• [0083]
    Table 2 displays the reproducibility of this multiplex using the in vitro transcribed RNA. 50, 100, 1000, 104, and 106 copies of HCV RNA was tested with BVDV internal control RNA in quadruplicate. The same assay was run twice over two days. Similar Ct values or the copy number of HCV RNA were observed for both days. The % CV of the intra- and inter-assay was at similarly low level for either Ct values or the copy number of HCV RNA. These results clearly demonstrate that this multiplex assay can be used to measure HCV RNA level with excellent accuracy and reproducibility, and with a great dynamic range.
  • [0084]
    In addition, several HCV positive patient sera samples were obtained from commercial source and tested in our multiplex assay. The HCV viral load in these sera has been measured by the vendor using the bDNA assay. The HCV serum samples were extracted along with a fixed amount of BVDV using the QIAamp spin column technique.
  • [0085]
    Table 3 shows the results of the multiplex assay for a representative serum sample (#864) from HCV genotype la. As may be seen from Table 3 there is an excellent correlation among the 10-fold serial dilution of the same serum sample, up to 1:10,000 dilution. The dynamic range in this is almost 5 log, from 31 to 1.14105 (undiluted) copies of HCV RNA. The HCV RNA level determined using our multiplex assay was from 2.66106 to 7.23106, which is close to the level (7.4106) determined by the commercial bDNA method.
  • [0086]
    In addition, two more HCV patient serum, one of type 1a and the other type 1b, were extracted with BVDV internal control and tested in our multiplex assay system. As can be observed in Table 4, two different dilutions of either serum resulted in the similar final titer of HCV RNA for the same serum. These results indicate that the multiplex assay can be used to quantify both HCV types 1a and 1b serum.
  • EXAMPLE 2
  • [0087]
    A stable Huh7 cell line in which HCV RNA replication was established using a selectable marker. This cell line was used to test HCV inhibitors using our multiplex assay system. A DMSO stock of one of the HCV inhibitors was serially diluted into tissue culture media and incubated with a fixed number of the HCV replicon Huh7 cells in 96-well culture plate. The total cellular RNA in each culture well was extracted with RNeasy-96 extraction plate, along with a known amount of BVDV virus as internal control. The combined RNA extract (in 96-well format) was subject to the multiplex assay (for both HCV and BVDV).
  • [0088]
    Table 5 shows the results of such a typical experiment. For each sample, both HCV and BVDV Ct values were simultaneously determined, and the HCV RNA level was calculated using the HCV RNA standard curve shown in column 12. Wells H4 and H9 were shadow-colored, indicating failure or poor efficiency during extraction and/or RT-PCR since the BVDV signal in these two wells is significantly lower than that in other wells.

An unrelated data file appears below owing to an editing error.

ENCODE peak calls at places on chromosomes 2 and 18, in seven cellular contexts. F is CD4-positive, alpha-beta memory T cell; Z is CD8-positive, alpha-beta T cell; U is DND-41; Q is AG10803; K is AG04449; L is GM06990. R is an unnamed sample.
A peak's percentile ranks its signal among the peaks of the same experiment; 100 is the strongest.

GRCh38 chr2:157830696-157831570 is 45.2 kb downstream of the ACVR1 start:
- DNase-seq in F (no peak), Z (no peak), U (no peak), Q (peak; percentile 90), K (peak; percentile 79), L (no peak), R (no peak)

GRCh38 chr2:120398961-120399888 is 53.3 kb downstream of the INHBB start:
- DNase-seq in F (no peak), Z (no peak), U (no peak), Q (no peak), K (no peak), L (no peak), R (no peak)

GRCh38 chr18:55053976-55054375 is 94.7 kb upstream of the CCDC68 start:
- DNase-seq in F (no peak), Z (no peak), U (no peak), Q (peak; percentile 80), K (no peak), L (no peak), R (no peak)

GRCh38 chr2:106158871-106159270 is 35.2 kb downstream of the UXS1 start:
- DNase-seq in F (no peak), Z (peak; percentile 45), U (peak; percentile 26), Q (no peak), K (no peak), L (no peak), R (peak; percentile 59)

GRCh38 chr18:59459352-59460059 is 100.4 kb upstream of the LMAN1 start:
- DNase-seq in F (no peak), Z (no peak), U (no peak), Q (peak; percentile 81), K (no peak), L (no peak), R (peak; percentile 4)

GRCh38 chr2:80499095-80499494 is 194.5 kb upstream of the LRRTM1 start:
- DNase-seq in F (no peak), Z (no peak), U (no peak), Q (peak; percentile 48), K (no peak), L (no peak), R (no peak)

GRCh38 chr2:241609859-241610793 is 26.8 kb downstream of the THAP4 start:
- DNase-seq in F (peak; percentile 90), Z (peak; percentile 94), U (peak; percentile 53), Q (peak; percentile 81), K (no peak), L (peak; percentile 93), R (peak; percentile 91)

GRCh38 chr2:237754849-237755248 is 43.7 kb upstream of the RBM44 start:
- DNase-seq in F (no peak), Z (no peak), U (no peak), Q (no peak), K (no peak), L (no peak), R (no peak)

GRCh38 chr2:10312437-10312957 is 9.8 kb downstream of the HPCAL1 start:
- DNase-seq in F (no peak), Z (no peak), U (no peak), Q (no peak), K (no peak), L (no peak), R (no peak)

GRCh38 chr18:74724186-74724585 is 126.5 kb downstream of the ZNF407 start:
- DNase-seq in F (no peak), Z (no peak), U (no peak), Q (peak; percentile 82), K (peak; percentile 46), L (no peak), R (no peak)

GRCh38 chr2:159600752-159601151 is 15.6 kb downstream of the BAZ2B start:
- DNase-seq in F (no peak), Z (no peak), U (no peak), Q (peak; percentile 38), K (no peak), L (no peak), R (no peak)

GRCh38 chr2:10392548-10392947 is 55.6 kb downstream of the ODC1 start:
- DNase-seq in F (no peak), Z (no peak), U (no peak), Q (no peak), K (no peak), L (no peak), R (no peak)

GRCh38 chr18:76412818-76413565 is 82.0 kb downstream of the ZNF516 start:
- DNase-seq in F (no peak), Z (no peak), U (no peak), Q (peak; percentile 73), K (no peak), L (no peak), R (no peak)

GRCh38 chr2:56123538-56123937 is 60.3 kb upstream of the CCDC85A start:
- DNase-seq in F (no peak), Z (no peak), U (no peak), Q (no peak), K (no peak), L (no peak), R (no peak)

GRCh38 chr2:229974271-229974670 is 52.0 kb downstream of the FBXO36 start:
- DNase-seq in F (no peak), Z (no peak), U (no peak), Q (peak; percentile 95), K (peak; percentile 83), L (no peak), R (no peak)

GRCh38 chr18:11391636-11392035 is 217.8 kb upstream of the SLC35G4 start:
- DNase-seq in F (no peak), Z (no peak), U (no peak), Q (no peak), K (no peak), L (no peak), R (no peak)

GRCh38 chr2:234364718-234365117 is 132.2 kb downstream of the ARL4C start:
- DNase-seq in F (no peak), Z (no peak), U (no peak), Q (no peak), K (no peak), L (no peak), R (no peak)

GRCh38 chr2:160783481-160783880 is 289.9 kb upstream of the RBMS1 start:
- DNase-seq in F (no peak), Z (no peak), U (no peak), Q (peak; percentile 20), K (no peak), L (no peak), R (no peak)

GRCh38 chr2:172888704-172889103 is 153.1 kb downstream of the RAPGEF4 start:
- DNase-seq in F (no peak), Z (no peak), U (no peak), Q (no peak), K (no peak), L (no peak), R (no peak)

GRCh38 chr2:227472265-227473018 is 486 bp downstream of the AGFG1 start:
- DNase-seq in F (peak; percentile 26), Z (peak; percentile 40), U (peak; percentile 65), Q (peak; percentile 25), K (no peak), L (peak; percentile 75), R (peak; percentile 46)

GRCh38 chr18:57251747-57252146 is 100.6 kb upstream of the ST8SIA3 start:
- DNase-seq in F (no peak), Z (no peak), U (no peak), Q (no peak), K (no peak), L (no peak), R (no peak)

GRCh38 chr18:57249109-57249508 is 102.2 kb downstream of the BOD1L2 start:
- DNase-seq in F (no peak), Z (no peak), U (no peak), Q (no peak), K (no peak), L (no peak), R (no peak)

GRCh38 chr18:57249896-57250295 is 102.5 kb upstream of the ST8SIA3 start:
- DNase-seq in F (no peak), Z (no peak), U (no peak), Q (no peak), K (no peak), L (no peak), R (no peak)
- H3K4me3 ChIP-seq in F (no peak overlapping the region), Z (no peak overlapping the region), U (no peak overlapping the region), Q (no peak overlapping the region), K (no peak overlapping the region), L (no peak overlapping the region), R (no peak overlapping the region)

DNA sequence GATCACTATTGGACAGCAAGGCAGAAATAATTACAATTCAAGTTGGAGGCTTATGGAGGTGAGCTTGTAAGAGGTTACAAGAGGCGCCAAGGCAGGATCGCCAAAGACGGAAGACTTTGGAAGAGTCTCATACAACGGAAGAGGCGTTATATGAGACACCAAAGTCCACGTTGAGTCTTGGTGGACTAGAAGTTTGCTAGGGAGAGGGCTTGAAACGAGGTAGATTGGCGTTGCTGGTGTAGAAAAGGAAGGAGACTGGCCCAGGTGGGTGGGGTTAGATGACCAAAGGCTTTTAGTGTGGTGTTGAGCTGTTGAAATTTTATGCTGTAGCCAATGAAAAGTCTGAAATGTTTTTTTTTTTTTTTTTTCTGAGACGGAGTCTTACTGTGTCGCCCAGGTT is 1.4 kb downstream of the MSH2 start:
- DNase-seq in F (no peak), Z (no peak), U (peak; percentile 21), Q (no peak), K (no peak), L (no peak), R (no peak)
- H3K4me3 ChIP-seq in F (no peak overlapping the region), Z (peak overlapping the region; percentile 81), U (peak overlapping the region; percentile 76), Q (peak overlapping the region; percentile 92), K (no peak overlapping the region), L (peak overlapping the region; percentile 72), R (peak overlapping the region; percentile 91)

• [0089]
    Table 6 shows the percentage of inhibition at various concentration of this HCV inhibitor on the HCV RNA level of the Huh7 stable cell line. An IC50 of 0.226 uM was calculated for this HCV inhibitor in this experiment. Several repeated experiments with the same HCV inhibitor resulted in IC50 values of 0.239, 0.345, 0.150, and 0.419 uM. These results demonstrate that the whole assay system, including the HCV replicon Huh7 stable cell line, 96-well culture with the potential HCV inhibitors, 96-well extraction of nucleic acid, and 96-well multiplex Taqman detection with an internal control, generated accurate, consistent, and reproducible results.
    TABLE 1
    Multiplex vs Singleplex Taqman Assay of HCV RNA Standard
    Input HCV 50 100 1000 104 106
    RNA (copy) RNA RNA RNA RNA RNA
    HCV Ct copy Ct copy Ct copy Ct copy Ct copy
    Singleplex without BVDV
    HCV RNA
    average 35.98 51 34.64 127 31.64 947 28.33 8.25 103 21.21 9.31 105
    % CV 0.5% 11.9% 1.1% 23.5% 0.9% 22.1% 0.7% 13.0% 0.8% 10.8%
    Multiplex with BVDV
    HCV RNA
    average 36.19 45 34.60 133 31.67 901 28.35 8.11 103 20.94 1.12 106
    % CV 1.0% 24.6% 1.5% 33.2% 1.0% 19.5% 0.4% 8.1% 1.5% 22.2%
    BVDV RNA
    Average 20.33 20.83 21.28 20.32 21.09
    % CV 3.3% 2.8% 0.3% 3.1% 6.5%
  • [0090]
    [0090]
    TABLE 2
    Reproducibility of Multiplex Assay with HCV RNA standard
    Input HCV 50 100 1000 104 106
    RNA (copy) RNA RNA RNA RNA RNA
    HCV Ct copy Ct copy Ct copy Ct copy Ct copy
    Intra-assay, day 1
    Average 36.69 34 34.44 145 31.05 1296 28.21 8.52 103 20.60 1.05 106
    % C 0.83% 20.24% 0.77% 16.09% 1.22% 25.91% 2.81% 40.95% 1.48% 19.40%
    Intra-assay, day 2
    Average 36.19 45 34.60 133 31.67  901 28.35 8.11 103 20.94 1.12 106
    % CV 1.03% 24.56% 1.49% 33.20% 0.99% 19.48% 0.44% 8.14% 1.53% 22.24%
    Inter-assay